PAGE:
you concentrate the maturity of your bonds?
   What if you think interest rates will rise? Where should
you concentrate the maturity of your bonds?
Interest Rate Measures
   There are three important ways of calculating
the interest rate on a financial instrument.
These include:
   Discount Yield and Investment Yield: Used to
measure the yield on T-bills (and other discounted
securities) and T-notes and Bonds.
 See Specific formulas noted earlier.
   Yield to Maturity: The interest rate that equates the
future payments to be received from a financial
instrument with its market price today (present value).
   Current Yield: Coupon payment divided by the current
market price of a financial instrument.
 Can be a rough approximation of yield to maturity.
Yield to Maturity
   Uses the concept of present value in the
determination of the yield to maturity.
   Yield to maturity (i) is calculated in the formula below
where:
   P = market price (present value)
   C = coupon payments
   F = face value (at maturity)
   n = years to maturity

C        C       C              C        F
P               2      3  ...        n 
1 i  1  i 1 i          1 i  1  i n
Current Yield:
   Coupon payment divided by the current market
price of a financial instrument.
C
ic 
P
   Two Characteristics of Current Yield
   The nearer the market price is to par and longer is the
maturity of bond, the better approximation to yield to
maturity.
   Change in the current yield always signals change in
same direction as the yield to maturity.
Web Site for Calculating Yields

   Visit the following web site. It allows you to
calculate the current yield and yield to
maturity for data you input.

   http://www.moneychimp.com/calculator/bond
_yield_calculator.htm
Issues of Risk

   Price Risk: Interest rates may move against you and
produce losses on holdings of fixed income
securities.
   Specifically when interest rates rise (fixed income security
prices will fall).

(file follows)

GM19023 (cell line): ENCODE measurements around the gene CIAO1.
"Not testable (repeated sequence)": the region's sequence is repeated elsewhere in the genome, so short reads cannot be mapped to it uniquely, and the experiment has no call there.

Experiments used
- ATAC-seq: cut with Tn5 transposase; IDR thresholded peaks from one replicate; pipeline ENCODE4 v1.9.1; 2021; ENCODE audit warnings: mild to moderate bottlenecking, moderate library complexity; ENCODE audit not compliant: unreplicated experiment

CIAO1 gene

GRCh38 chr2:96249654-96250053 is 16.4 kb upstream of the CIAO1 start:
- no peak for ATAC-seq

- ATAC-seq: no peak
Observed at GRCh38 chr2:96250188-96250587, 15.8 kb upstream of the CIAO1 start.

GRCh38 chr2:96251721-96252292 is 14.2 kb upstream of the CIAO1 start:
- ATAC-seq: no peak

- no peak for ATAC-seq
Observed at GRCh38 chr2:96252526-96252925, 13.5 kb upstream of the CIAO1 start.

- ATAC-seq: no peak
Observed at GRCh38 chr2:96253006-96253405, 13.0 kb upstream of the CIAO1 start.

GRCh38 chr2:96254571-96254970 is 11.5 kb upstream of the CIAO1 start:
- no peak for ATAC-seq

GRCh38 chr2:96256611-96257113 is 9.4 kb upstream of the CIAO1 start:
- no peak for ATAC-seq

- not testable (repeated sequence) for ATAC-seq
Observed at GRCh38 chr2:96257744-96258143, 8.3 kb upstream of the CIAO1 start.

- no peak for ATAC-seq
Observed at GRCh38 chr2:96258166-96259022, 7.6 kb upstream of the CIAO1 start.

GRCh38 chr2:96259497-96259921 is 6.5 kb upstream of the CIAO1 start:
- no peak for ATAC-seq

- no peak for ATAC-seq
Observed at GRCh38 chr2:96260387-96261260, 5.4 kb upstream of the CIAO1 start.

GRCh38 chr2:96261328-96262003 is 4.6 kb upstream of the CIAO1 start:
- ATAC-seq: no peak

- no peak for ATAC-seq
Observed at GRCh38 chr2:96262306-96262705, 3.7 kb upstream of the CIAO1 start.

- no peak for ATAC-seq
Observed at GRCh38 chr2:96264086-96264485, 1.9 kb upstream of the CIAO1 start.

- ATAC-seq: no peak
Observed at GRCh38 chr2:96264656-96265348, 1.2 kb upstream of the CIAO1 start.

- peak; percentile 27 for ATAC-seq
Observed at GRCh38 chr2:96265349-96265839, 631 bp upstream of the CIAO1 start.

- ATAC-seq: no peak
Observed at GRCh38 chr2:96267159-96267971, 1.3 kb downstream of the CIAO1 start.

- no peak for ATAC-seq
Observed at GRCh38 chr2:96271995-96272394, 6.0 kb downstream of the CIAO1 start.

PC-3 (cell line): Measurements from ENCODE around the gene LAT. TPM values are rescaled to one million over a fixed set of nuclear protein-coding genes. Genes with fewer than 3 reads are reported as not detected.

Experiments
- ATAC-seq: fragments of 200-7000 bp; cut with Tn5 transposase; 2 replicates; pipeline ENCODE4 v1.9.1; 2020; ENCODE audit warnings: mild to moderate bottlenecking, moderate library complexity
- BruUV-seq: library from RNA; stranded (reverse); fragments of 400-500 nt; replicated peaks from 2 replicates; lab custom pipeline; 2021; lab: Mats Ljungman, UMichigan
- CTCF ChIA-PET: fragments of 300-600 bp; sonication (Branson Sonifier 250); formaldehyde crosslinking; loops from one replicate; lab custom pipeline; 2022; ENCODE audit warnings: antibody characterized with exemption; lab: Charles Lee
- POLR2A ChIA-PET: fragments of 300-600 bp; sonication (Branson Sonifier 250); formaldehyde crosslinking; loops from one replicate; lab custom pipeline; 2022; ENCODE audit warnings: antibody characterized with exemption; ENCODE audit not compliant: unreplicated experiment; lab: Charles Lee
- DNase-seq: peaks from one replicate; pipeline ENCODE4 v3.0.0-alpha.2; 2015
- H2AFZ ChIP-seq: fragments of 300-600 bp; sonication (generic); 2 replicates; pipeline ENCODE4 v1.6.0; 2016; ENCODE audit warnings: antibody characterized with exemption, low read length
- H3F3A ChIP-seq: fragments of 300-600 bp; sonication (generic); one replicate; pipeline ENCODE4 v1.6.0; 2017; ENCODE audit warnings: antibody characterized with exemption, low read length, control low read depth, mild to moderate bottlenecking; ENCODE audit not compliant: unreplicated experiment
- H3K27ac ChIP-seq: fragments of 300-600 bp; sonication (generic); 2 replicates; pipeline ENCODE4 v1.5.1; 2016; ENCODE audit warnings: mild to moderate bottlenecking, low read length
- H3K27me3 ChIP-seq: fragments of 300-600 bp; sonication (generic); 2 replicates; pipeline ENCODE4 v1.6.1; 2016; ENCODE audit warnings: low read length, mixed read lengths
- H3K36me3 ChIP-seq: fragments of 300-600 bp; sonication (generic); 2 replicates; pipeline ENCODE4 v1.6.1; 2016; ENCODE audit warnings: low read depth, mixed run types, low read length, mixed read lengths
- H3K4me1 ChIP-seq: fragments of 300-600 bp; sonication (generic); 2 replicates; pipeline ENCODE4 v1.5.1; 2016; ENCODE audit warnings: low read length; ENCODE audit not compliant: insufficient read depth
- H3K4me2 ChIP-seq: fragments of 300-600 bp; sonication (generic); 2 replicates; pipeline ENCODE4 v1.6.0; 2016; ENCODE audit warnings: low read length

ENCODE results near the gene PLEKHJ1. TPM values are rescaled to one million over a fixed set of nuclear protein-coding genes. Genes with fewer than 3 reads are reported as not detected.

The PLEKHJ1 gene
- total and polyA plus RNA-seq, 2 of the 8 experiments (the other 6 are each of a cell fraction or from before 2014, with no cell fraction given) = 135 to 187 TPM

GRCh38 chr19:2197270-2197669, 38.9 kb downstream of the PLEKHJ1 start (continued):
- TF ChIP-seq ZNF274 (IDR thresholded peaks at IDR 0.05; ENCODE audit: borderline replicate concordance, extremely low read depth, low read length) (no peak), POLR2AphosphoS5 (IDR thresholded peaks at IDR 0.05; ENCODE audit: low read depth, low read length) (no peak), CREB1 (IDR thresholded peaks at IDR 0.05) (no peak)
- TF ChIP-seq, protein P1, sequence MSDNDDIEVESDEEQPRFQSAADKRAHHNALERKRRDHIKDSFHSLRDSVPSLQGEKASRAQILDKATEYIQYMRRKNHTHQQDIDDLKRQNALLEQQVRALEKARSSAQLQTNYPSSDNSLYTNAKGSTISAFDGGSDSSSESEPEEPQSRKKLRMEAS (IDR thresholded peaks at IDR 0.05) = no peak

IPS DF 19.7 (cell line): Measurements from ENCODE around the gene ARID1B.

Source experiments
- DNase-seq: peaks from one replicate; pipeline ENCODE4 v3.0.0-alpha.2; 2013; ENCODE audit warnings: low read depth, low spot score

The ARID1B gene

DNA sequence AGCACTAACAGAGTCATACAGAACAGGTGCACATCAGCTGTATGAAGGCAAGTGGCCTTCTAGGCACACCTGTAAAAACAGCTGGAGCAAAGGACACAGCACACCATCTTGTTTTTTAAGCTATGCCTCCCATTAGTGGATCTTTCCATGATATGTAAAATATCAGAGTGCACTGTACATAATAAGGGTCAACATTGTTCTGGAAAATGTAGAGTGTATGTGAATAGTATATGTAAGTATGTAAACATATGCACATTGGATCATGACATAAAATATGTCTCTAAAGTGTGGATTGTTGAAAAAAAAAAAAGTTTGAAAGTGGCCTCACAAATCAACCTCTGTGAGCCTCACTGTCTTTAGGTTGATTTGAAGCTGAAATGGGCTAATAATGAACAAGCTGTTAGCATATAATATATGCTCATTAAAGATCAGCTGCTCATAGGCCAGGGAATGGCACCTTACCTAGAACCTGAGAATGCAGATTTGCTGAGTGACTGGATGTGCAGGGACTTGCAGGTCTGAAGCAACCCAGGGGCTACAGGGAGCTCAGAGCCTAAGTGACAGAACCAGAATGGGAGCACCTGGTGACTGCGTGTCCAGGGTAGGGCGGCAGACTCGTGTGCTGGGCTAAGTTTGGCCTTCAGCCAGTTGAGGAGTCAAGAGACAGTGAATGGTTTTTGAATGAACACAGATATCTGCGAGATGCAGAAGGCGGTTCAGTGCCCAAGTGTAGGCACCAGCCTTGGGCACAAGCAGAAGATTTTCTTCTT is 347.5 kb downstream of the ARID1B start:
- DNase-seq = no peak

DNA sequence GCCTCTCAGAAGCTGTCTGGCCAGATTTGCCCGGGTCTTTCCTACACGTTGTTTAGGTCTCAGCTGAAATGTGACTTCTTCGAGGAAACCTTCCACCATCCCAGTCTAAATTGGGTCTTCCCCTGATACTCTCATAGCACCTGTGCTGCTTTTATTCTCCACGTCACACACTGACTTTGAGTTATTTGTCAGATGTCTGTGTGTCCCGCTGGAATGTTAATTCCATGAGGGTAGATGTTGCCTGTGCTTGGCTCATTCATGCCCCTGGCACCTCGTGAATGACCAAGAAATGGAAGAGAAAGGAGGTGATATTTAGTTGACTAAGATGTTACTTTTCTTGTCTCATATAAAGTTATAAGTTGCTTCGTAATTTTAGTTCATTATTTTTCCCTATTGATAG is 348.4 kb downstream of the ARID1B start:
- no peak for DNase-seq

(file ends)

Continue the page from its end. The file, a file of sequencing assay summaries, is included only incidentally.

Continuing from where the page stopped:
   Greatest risk (potential price change) the longer the
maturity of the fixed income security.
   Reinvestment Risk: Potential if holding short term
fixed income securities. Need to roll them over at
maturity. Interest rate at which you will reinvest is
uncertain.
Duration
   Issue: The fact that two bonds have the same term
to maturity, does not mean that they carry the same
interest rate risk.
   Assume
   A 10 year, 10% coupon bond and
   A 10 year zero coupon bond.
   Which has the greatest interest rate (price) risk for a
given change in interest rates?
   The zero coupon bond because none of its payment occur
until maturity.
   Why: The present value impact will be greater than with the
coupon issue.
Using Duration

   Duration is an estimate of the average
lifetime of a security’s stream of payments.
   Everything else equal:
   The longer the term to maturity, the longer
duration.
   The lower the coupon rate, the longer the
duration.
   And, the greater the duration of a security,
the greater the interest rate (price) risk.
Distinction Between Real and
Nominal Interest Rates
   Real interest rate:
   The interest rate that is adjusted for expected
changes in the price level, and is calculated:
Ir = I - Pe
Where:
Ir = real rate of interest
I = market (nominal) rate of interest
Pe = expected rate of inflation, i.e., price level
changes (over the maturity of the financial asset)
Real Interest Rate Impacts

   Real interest rate more accurately reflect the
true cost of borrowing and returns (e.g., on
lending, investing, savings).
   When the real rate is low (or negative), there
is a greater incentive to borrow and less
incentive to lend.
   Why?
   When real rate is high, there is less incentive
to borrow and more incentive to lend.
   Why?
Calculation of Real Interest Rates

    If I = 10% and Pe = 1% then
Ir = 10% - 1% = 9%

    If I = 10% and Pe = 8% then
Ir = 10% - 8% = 2%
Note: When real rate is high, less incentive to
borrow and more to lend.

Note: When real rate is low (or negative),
greater incentive to borrow and less to lend.
Are Real Rates Subject to Change?

Real and Nominal Interest Rates (Three-Month Treasury Bill), 1953–2004
Are There Differences Globally?
   United States
   2 year government bond rate         4.26%
   Expected rate of inflation (2006)   2.60%
   Real interest rate                  2.06%

   Japan
   2 year government bond rate        1.62%
   Expected rate of inflation (2006)* 0.00%
   Real interest rate                 1.62%

   Australia
   2 year government bond rate        5.04%
   Expected rate of inflation (2006)* 2.60%
   Real interest rate                 2.44%

   Source of date: The Economist, August 30, 2005
Internet Source of Interest Rate Date

   Historical and Current Data for U.S.
   http://www.federalreserve.gov/releases/h15/update/

   Real Time Data (U.S. and other major countries)
 http://www.bloomberg.com
   Go to Market Data and then to Rates and Bonds

   Other Countries:
   Economist.com (both web source or hard copy)